Tips For Other Road Users:

When exploring what percentage of truck accidents are caused by cars, data reveals a surprising trend: a significant portion of truck-related accidents are, indeed, initiated by passenger vehicles. Factors such as reckless driving, inadequate understanding of truck dynamics, and poor visibility often contribute to these incidents. Practice these driving safety tips so you don’t become part of the statistics:


  • Understanding Truck Limitations: Educating the driving public about the limitations of trucks, including their larger blind spots (often referred to as “No Zones”), longer stopping distances, and wider turns, can significantly reduce accidents. Awareness campaigns can highlight these issues, teaching drivers how to safely share the road with larger vehicles.
  • Avoiding Distractions: Distracted driving is a leading cause of accidents involving both passenger and commercial vehicles. All drivers should avoid using mobile phones, eating, or any other activities that take their attention away from the road.
  • Maintaining Safe Distances: Given the longer stopping distances required for trucks, it’s crucial for other vehicles to maintain a safe following distance. This provides both the truck driver and the motorist with more time to react to unexpected situations.
  • Passing Safely: When passing a truck, drivers should ensure they have ample space to do so safely and avoid lingering in blind spots. Always pass on the left where the truck driver’s visibility is better, and make sure the truck is visible in the rearview mirror before merging back in front.


Shared Responsibilities:

  • Communication: Both truck drivers and passenger vehicle drivers should use turn signals well in advance of making a turn or changing lanes to give other road users ample warning of their intentions.
  • Patience: Traffic congestion, road construction, and other delays can test patience. All drivers need to remain calm and courteous on the road, recognizing that aggressive driving behaviors benefit no one and increase the risk of accidents.
  • Emergency Preparedness: Both truck drivers and other motorists should be prepared for emergencies by knowing basic roadside safety practices, such as the use of hazard lights, the safe placement of warning triangles, and when to call for assistance.


By addressing these areas, both truck drivers and other road users can contribute to a safer driving environment, reducing the risk of accidents and ensuring the well-being of all those sharing the road.


The Role of Other Vehicles in Truck Accidents

When exploring what percentage of truck accidents are caused by cars, data reveals a surprising trend: a significant portion of truck-related accidents are, indeed, initiated by passenger vehicles. Factors such as reckless driving, inadequate understanding of truck dynamics, and poor visibility often contribute to these incidents. This insight is pivotal in tailoring preventive measures to enhance the safety of truck drivers on the roads.


Strategies to Protect Truck Drivers

Protecting truck drivers from accidents caused by other vehicles involves a multi-faceted approach, focusing on education, technology, and policy changes. Here are several strategies to consider:

  • Education and Awareness: Increasing awareness among car drivers about the unique challenges and limitations of trucks can lead to more respectful and cautious driving behavior. Educational campaigns that highlight the importance of giving trucks ample space, avoiding blind spots, and the longer stopping distances required by heavy vehicles are essential.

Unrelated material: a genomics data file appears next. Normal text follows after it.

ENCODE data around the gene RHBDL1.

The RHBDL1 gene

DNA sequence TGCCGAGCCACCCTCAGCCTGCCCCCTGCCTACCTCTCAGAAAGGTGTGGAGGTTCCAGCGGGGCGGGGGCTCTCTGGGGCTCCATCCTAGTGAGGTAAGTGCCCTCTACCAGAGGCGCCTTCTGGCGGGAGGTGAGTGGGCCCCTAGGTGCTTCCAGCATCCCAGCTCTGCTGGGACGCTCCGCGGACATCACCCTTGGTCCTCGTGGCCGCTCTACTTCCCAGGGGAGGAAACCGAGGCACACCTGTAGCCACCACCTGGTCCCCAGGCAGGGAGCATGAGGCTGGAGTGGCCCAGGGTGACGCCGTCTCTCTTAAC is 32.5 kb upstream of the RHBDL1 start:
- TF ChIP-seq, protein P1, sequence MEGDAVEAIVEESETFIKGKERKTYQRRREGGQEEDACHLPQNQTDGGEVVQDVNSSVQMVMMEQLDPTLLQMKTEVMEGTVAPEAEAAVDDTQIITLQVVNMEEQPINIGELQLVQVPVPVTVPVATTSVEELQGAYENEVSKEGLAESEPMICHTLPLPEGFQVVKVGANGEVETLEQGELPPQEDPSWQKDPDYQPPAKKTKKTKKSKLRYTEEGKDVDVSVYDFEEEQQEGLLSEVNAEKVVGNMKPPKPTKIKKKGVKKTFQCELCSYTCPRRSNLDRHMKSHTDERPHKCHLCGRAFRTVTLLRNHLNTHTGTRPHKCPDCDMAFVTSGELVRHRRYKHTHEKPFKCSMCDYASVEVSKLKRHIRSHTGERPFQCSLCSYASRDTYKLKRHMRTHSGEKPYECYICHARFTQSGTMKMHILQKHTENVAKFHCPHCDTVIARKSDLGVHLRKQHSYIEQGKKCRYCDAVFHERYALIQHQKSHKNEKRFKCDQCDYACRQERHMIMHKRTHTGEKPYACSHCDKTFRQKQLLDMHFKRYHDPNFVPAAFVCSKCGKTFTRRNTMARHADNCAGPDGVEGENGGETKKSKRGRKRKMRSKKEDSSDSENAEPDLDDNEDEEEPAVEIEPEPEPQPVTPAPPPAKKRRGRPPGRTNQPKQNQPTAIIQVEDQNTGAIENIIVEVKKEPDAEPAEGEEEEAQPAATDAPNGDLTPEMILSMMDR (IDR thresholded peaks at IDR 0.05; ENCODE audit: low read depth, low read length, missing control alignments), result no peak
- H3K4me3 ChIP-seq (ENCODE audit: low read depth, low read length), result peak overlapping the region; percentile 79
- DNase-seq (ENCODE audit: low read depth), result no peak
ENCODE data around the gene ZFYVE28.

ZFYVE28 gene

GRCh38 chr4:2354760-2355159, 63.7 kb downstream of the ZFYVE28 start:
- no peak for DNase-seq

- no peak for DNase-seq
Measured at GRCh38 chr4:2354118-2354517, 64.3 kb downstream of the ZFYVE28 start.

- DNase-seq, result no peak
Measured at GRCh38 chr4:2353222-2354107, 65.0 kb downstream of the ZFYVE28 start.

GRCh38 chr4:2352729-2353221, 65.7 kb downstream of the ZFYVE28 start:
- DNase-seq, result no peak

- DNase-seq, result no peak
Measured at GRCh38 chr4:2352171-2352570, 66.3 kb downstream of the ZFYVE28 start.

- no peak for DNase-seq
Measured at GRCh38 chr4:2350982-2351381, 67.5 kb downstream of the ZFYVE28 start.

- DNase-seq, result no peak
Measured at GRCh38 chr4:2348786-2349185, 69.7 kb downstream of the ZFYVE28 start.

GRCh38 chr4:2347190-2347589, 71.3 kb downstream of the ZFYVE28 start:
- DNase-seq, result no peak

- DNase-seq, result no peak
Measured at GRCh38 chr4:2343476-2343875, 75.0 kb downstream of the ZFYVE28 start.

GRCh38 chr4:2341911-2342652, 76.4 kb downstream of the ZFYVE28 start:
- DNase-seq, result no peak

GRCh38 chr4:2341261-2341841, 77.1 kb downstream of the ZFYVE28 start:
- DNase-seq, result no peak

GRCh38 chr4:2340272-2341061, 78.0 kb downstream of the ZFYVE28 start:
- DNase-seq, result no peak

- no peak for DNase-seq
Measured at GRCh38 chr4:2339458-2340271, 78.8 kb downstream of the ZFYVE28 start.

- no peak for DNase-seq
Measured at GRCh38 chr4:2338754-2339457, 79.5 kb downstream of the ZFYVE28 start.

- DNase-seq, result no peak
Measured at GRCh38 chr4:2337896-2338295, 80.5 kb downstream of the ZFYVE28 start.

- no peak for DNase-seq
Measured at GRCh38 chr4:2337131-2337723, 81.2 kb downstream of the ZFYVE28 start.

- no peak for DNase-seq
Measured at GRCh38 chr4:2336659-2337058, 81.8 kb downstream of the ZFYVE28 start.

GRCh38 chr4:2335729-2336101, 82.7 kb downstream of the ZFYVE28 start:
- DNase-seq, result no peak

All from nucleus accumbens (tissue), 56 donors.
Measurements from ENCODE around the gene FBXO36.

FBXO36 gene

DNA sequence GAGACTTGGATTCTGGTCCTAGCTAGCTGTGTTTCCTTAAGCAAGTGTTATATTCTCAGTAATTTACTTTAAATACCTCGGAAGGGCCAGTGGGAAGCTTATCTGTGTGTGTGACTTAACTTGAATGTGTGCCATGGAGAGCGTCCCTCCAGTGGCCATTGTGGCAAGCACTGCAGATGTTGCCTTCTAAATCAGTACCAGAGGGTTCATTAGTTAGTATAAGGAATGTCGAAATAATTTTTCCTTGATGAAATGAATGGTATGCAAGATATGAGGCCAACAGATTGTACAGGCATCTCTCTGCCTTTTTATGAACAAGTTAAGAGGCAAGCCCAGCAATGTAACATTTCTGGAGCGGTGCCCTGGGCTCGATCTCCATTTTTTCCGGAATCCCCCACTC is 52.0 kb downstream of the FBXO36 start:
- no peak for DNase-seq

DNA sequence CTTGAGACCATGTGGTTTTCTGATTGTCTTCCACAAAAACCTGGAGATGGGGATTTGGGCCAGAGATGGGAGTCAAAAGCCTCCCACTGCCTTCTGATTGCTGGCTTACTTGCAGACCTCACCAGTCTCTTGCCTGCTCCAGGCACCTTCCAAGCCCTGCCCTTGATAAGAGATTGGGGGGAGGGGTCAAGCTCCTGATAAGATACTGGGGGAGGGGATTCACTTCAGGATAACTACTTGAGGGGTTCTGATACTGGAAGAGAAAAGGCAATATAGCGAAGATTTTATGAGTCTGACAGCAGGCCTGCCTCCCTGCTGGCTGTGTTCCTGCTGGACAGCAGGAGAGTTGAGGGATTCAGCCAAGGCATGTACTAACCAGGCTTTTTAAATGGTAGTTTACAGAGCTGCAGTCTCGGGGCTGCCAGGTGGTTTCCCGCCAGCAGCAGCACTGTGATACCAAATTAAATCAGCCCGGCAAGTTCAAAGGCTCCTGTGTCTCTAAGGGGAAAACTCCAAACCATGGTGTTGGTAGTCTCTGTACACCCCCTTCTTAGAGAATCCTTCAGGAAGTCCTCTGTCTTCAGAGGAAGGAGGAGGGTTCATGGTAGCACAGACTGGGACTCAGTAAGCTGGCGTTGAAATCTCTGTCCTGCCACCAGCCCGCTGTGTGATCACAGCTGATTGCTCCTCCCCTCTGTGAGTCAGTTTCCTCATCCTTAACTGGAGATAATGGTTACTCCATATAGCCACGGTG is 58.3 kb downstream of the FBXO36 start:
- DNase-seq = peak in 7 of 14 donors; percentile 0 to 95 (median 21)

• Advanced Safety Technology: Incorporating advanced safety technologies in trucks, such as automatic braking systems, stability control, and lane departure warnings, can significantly reduce the risk of accidents. Moreover, equipping trucks with dash cams can provide valuable insights in the event of an incident.
  • Policy and Regulation: Implementing stricter regulations regarding driving hours for truck drivers can help reduce fatigue-related accidents. Additionally, policies that mandate regular maintenance checks and safety inspections for both trucks and passenger vehicles can ensure that all vehicles on the road meet safety standards.


What Percentage of Truck Accidents are Caused by Cars?

According to research and sources below, the percentage of truck accidents caused by cars is estimated to be around 80-85%.


The key points are:

  • The American Truck Association (ATA) estimates that about 80% of truck accidents can be linked more to driver mistakes in passenger cars, rather than the truck driver.5
  • The National Highway Traffic Safety Administration (NHTSA) found that the percentage of truck accidents caused by cars is even higher, at around 81%.4
  • Rounding the estimates from the different sources, it is likely safe to say that approximately 85% of all truck accidents in the United States are primarily caused by negligent or unsafe driving by passenger vehicle drivers, not the truck drivers.145


The main reasons cited for this high percentage include passenger vehicle drivers’ unfamiliarity with the handling and capabilities of large commercial trucks, such as their longer braking distances, larger blind spots, and wider turning radii. 


This leads to behaviors like driving in blind spots, making unsafe lane changes, and turning left in front of trucks.45


In summary, the search results indicate that the majority, around 80-85%, of truck accidents in the U.S. are caused by the actions of passenger vehicle drivers. .145


Injured in a Trucking Accident? Clayton Trial Lawyers Can Help

In conclusion, the well-being of truck drivers is paramount. By understanding the common injuries for truck drivers and addressing what percentage of truck accidents are caused by cars, we can develop more effective strategies to protect these vital contributors to our society. Education, technology, and policy changes will play crucial roles in ensuring the safety of truck drivers nationwide.


Disclaimer: This article is for educational purposes only and is not intended to provide legal advice. Contact our experienced legal team for direct legal guidance and support.